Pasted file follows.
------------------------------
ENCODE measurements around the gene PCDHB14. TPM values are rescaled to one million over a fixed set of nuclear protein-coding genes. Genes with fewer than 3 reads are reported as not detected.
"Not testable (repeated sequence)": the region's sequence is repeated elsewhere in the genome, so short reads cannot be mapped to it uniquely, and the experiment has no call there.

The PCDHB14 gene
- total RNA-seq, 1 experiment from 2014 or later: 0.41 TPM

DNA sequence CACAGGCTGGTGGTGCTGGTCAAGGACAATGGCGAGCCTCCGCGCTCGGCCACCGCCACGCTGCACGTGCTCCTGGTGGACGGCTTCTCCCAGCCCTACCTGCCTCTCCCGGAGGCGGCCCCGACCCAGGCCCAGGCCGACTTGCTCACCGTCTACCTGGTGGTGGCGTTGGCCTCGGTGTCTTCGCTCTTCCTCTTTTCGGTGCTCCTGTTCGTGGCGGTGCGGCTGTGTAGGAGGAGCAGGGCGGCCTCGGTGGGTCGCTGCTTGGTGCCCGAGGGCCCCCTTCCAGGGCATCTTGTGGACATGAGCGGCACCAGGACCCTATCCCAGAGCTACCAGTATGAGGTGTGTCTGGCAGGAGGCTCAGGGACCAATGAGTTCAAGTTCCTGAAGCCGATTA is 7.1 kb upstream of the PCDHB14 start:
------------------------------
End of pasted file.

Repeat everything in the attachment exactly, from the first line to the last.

ENCODE measurements around the gene PCDHB14. TPM values are rescaled to one million over a fixed set of nuclear protein-coding genes. Genes with fewer than 3 reads are reported as not detected.
"Not testable (repeated sequence)": the region's sequence is repeated elsewhere in the genome, so short reads cannot be mapped to it uniquely, and the experiment has no call there.

The PCDHB14 gene
- total RNA-seq, 1 experiment from 2014 or later: 0.41 TPM

DNA sequence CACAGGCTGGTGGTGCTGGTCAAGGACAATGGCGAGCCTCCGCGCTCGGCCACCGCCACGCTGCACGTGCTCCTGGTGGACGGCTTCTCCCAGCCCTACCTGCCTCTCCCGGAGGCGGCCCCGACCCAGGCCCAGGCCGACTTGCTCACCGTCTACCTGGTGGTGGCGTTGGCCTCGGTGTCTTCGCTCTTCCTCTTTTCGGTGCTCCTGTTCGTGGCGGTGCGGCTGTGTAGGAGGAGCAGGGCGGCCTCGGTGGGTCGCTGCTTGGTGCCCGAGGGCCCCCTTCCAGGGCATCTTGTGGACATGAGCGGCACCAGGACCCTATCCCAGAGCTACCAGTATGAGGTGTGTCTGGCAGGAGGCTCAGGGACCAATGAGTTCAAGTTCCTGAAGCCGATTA is 7.1 kb upstream of the PCDHB14 start: